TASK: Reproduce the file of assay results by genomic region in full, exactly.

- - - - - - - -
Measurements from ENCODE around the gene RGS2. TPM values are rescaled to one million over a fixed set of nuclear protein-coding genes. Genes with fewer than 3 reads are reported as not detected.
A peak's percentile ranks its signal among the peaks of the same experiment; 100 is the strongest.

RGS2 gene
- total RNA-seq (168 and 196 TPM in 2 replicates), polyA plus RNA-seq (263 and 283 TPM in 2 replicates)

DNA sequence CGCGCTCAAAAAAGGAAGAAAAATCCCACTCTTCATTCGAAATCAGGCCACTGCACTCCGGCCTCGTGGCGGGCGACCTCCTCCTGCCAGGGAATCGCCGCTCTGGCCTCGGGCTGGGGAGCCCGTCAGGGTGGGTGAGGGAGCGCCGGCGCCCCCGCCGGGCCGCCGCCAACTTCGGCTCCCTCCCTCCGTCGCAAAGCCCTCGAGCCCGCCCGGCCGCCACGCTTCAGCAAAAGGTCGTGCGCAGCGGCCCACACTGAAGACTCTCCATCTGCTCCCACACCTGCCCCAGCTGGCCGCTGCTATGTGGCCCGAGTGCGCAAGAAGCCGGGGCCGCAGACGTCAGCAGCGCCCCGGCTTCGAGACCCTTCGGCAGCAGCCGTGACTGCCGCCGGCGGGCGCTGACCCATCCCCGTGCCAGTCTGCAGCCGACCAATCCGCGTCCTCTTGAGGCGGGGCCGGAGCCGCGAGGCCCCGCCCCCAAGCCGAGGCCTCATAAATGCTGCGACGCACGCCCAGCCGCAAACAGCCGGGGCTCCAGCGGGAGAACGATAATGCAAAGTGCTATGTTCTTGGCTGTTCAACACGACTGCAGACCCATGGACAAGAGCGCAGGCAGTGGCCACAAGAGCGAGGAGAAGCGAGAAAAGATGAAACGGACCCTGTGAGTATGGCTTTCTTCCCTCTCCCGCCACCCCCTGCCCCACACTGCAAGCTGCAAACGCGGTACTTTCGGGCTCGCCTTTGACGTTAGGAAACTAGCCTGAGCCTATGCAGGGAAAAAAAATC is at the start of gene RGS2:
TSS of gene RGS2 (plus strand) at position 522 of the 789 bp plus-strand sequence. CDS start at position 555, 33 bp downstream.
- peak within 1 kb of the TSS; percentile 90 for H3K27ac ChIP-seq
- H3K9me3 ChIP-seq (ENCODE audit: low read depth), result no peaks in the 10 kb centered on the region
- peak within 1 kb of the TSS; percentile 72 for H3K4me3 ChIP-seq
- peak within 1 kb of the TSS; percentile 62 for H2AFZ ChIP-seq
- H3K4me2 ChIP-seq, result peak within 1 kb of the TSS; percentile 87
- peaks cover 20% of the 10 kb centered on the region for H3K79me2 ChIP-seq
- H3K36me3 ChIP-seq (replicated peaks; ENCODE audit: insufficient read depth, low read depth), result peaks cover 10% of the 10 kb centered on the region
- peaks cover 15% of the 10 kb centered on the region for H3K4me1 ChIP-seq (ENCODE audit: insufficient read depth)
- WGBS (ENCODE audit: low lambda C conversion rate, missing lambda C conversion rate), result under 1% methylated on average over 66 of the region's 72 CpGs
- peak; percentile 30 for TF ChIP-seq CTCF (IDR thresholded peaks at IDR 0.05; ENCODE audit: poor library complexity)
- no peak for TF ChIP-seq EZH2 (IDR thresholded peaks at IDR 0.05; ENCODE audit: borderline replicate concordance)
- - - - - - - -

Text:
Measurements from ENCODE around the gene RGS2. TPM values are rescaled to one million over a fixed set of nuclear protein-coding genes. Genes with fewer than 3 reads are reported as not detected.
A peak's percentile ranks its signal among the peaks of the same experiment; 100 is the strongest.

RGS2 gene
- total RNA-seq (168 and 196 TPM in 2 replicates), polyA plus RNA-seq (263 and 283 TPM in 2 replicates)

DNA sequence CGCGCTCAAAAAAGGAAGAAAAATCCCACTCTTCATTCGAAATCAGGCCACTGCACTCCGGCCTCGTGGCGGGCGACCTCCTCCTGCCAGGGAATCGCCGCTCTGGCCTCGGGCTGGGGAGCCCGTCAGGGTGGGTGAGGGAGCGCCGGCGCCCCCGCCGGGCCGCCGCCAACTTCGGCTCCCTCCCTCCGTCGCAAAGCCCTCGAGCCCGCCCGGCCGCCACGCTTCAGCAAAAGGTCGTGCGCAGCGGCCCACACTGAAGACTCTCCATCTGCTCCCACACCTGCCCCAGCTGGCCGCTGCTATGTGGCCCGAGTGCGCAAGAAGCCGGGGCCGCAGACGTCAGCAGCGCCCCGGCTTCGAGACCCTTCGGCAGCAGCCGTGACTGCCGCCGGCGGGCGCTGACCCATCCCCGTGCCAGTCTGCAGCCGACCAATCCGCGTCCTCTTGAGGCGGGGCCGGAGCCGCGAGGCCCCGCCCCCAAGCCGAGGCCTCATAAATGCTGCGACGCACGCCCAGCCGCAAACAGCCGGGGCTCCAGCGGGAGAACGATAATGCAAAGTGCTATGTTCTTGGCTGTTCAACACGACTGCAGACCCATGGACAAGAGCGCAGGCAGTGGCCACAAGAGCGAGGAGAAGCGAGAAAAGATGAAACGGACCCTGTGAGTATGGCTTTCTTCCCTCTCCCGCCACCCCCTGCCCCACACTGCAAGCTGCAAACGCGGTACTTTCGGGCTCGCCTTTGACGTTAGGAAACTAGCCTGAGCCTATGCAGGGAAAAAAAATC is at the start of gene RGS2:
TSS of gene RGS2 (plus strand) at position 522 of the 789 bp plus-strand sequence. CDS start at position 555, 33 bp downstream.
- peak within 1 kb of the TSS; percentile 90 for H3K27ac ChIP-seq
- H3K9me3 ChIP-seq (ENCODE audit: low read depth), result no peaks in the 10 kb centered on the region
- peak within 1 kb of the TSS; percentile 72 for H3K4me3 ChIP-seq
- peak within 1 kb of the TSS; percentile 62 for H2AFZ ChIP-seq
- H3K4me2 ChIP-seq, result peak within 1 kb of the TSS; percentile 87
- peaks cover 20% of the 10 kb centered on the region for H3K79me2 ChIP-seq
- H3K36me3 ChIP-seq (replicated peaks; ENCODE audit: insufficient read depth, low read depth), result peaks cover 10% of the 10 kb centered on the region
- peaks cover 15% of the 10 kb centered on the region for H3K4me1 ChIP-seq (ENCODE audit: insufficient read depth)
- WGBS (ENCODE audit: low lambda C conversion rate, missing lambda C conversion rate), result under 1% methylated on average over 66 of the region's 72 CpGs
- peak; percentile 30 for TF ChIP-seq CTCF (IDR thresholded peaks at IDR 0.05; ENCODE audit: poor library complexity)
- no peak for TF ChIP-seq EZH2 (IDR thresholded peaks at IDR 0.05; ENCODE audit: borderline replicate concordance)